PITTSBURGH -- Powered by pop passes, the Wildcat formation and a rejuvenated ground game, the Pittsburgh Steelers got in the win column for the first time this season with a 27-3 victory against the Cincinnati Bengals on Monday night.
More important, it charted a road map for the Steelers to succeed with quarterback Mason Rudolph in 2019.
Primarily targeting his running backs, Rudolph thrived on short-yardage throws, completing 24 of 28 passes for 229 yards and two touchdowns. Rudolph averaged 8.2 yards per attempt, but 169 of his passing yards came after the catch.
Rudolph stretched the field a couple of times, but the Steelers' game plan showed he didn't need to. It was enough to chip away with short passes, while allowing the versatile running backs to shoulder most of the offensive load. The Steelers will obviously face tougher teams than the 0-4 Bengals in the coming weeks, but Monday's win was a step in the right direction.
”We knew coming into this game that we was a big part of the game plan," running back Jaylen Samuels said. "So me and [James Conner] knew that we had to come out here and do our thing in the Wildcat and in the running back stuff. Downhill runs and stuff like that, we knew we had to make guys miss in open space.
"James had a couple good runs that bursted out and I had a couple good catches, so we was just feeding off each other and that’s kind of how we play and that’s how it was."
Describe the game in two words: Complete performance. If it wasn’t enough that the defense mauled Andy Dalton with eight sacks, the offense hummed along after a sputtering start to score on four consecutive possessions spanning the second and third quarters.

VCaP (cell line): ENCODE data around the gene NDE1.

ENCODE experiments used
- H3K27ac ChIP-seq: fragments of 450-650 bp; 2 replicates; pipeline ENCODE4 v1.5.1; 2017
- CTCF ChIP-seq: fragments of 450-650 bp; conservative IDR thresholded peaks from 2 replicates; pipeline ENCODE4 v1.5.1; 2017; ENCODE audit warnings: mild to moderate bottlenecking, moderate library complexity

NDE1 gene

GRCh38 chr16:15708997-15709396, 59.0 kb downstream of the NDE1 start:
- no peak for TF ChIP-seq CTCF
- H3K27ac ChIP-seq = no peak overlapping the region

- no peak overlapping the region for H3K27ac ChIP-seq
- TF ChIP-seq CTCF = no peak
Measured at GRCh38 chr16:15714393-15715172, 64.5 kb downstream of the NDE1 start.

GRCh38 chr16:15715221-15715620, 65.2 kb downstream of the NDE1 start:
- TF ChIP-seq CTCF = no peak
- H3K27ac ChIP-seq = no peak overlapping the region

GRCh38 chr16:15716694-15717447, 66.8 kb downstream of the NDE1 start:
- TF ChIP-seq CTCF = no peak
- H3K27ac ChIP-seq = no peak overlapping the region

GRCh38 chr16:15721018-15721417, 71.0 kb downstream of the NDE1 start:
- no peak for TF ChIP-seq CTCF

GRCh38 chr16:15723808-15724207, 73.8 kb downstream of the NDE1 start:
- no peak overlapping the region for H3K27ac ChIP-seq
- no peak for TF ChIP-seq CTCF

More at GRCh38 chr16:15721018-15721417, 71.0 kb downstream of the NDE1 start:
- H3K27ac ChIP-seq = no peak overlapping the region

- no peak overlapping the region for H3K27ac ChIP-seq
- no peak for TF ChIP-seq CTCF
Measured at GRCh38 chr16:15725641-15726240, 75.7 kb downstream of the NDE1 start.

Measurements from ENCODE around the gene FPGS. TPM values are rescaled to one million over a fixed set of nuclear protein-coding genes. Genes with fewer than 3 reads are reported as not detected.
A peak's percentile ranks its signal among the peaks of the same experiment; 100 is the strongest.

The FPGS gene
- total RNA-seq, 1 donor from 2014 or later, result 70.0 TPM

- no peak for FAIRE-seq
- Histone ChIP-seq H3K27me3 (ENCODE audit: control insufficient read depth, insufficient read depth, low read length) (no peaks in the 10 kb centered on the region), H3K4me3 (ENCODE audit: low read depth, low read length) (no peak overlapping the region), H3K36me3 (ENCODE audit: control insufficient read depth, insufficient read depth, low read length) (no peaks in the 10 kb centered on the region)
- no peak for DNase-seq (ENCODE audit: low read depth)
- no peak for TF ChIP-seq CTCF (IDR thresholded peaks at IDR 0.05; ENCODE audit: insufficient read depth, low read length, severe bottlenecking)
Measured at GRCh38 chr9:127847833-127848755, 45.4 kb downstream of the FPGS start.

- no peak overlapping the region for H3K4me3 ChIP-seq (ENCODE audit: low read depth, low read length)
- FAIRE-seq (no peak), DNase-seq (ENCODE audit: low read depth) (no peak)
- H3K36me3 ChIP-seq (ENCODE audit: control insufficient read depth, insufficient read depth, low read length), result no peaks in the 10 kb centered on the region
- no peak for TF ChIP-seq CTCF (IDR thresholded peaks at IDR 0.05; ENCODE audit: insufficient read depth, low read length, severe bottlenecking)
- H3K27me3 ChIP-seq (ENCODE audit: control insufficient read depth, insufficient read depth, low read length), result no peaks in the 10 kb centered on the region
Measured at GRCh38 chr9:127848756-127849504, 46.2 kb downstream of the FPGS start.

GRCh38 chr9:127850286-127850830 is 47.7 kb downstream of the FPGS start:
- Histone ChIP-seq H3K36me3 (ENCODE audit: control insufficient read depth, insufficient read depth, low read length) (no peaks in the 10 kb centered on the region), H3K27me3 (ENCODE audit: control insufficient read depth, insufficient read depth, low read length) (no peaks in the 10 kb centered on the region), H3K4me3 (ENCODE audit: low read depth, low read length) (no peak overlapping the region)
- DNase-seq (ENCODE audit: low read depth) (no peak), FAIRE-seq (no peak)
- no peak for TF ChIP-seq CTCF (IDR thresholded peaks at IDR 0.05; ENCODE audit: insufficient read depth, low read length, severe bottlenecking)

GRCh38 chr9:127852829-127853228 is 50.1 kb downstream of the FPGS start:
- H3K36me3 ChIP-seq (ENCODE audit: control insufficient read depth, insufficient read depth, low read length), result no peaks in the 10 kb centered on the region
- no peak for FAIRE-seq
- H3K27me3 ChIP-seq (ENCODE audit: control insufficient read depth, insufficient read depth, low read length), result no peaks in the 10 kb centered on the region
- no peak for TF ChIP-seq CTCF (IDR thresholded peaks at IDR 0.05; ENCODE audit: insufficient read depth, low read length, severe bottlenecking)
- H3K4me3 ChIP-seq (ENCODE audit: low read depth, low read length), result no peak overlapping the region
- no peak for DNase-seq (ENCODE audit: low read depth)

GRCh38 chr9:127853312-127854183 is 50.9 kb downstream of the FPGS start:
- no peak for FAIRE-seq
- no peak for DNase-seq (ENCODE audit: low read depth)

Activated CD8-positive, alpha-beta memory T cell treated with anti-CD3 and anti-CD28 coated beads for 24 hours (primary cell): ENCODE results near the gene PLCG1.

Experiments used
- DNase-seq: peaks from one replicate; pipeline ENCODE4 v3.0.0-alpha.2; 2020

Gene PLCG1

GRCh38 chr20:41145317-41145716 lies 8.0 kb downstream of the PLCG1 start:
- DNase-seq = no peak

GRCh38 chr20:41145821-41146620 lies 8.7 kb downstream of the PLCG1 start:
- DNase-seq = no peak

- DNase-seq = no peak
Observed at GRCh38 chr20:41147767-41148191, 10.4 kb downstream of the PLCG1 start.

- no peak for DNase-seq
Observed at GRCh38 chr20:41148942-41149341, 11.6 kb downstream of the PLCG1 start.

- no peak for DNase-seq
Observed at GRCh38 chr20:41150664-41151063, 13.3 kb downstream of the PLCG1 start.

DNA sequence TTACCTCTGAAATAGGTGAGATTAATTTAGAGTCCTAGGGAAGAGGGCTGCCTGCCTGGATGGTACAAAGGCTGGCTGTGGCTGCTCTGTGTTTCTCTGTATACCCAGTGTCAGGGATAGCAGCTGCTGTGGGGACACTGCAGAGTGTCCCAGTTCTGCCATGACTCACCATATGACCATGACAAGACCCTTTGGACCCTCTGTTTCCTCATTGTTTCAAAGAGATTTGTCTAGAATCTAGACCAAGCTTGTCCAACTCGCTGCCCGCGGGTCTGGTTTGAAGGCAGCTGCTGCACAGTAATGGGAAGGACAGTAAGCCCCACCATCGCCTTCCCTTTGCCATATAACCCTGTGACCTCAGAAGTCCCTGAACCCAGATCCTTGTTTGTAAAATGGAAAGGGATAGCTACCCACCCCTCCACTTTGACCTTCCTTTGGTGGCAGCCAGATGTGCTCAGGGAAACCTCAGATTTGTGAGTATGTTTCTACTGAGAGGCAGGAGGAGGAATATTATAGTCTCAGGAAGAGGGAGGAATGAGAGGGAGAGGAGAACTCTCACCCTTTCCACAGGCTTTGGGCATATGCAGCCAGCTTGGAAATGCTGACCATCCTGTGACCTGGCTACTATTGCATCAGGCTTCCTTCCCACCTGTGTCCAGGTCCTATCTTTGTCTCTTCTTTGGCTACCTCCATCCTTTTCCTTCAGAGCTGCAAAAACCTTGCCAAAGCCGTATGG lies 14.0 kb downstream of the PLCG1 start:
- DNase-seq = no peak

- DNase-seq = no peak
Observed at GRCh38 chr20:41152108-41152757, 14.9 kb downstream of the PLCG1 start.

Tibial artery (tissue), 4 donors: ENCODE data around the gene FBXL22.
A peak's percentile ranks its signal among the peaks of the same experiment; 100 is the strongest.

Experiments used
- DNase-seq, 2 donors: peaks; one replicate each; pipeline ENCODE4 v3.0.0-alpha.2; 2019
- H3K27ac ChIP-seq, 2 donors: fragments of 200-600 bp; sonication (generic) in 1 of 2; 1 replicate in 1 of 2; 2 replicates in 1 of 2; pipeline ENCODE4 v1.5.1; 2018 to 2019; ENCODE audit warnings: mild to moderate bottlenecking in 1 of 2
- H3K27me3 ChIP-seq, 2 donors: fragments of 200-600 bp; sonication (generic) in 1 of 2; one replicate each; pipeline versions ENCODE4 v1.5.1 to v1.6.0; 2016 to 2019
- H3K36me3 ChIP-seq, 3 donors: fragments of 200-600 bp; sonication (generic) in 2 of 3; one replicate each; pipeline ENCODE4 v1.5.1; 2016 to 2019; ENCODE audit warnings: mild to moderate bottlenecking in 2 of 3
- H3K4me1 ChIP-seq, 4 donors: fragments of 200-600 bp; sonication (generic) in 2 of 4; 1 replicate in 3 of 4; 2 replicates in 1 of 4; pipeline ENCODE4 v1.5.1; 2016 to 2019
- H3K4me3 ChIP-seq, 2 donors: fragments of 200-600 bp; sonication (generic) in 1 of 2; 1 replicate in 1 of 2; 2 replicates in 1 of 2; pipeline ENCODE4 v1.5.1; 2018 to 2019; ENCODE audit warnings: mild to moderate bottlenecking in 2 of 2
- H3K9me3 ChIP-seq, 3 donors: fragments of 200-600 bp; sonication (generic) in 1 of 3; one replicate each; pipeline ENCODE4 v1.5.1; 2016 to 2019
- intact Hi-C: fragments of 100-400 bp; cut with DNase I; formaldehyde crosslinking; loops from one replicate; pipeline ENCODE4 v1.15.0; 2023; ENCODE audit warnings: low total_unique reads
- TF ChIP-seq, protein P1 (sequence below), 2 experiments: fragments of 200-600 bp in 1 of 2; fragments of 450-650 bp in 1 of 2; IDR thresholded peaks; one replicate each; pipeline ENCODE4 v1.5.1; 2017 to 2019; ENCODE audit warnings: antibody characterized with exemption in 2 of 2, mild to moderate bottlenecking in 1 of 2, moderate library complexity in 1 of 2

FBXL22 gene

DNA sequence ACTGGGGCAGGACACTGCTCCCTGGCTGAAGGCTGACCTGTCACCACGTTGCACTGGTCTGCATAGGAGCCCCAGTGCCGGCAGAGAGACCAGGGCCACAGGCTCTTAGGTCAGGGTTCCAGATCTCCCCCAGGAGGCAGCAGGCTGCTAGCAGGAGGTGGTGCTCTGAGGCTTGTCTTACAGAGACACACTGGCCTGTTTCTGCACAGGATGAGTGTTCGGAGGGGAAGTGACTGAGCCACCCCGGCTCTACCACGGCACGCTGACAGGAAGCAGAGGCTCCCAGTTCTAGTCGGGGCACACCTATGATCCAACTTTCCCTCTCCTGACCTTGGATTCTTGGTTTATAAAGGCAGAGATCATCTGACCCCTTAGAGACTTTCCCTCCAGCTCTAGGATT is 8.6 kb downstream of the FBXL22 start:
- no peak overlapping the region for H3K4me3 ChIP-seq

Buy a breakout performance: Buy all the stock in Samuels. Technically, he’s a running back, but he did it all Monday night. He became the first NFL player with multiple completions, rushes and receptions in a game since Terrelle Pryor in 2016 and the first Steelers player with a completion, rushing attempt and catch since Mewelde Moore in Week 4 of 2009 against the Chargers. In Week 3, Samuels was barely used -- he got on the field for 14 snaps but didn’t touch the ball. After an anemic run game at San Francisco, Pittsburgh's coaching staff shook things up and completely integrated Samuels into this week’s plan. In addition to traditional running back duties, Samuels was used in the Wildcat formation seven times for 43 yards and a touchdown.
"I think we saw it last year with how special and how versatile he is in space with the football, catching the football out of the backfield," Rudolph said. "He’s a great piece of our offense. And he complements James Conner well."
Promising trend: Conner got back on track with three plays of at least 20 yards -- including a season-long 21-yard run. Conner showed visible frustration after the first three games, during which he had only one play that went more than 20 yards. Conner finished the night with 42 yards on 10 carries, and he was the Steelers' top receiver, with 83 yards and a touchdown on eight targets. On a night when JuJu Smith-Schuster was quiet, Conner's complete performance was a difference-maker.
"We were a team thirsty for a win, simple and plain," Conner said. "Less talking, more action ... our team played great tonight, defense was all over the field. Flying around, creating turnovers and big sacks. We play like that off one another, get the run game going a little bit. ... This is division play. These games are weighted different. Awesome to be a part of. Keep stacking week by week."
Pivotal play: Linebacker Bud Dupree made the defensive play of the game when he strip-sacked Dalton at the Steelers’ 18-yard line -- one of Pittsburgh's eight sacks Monday night. Cincinnati was in the final stages of responding to the Steelers’ first touchdown drive with a long scoring drive of its own when Dupree swarmed Dalton and knocked the ball loose. T.J. Watt recovered it to end the Bengals’ longest drive (46 yards) to that point. Cincinnati’s next three drives went for a net of 18 yards.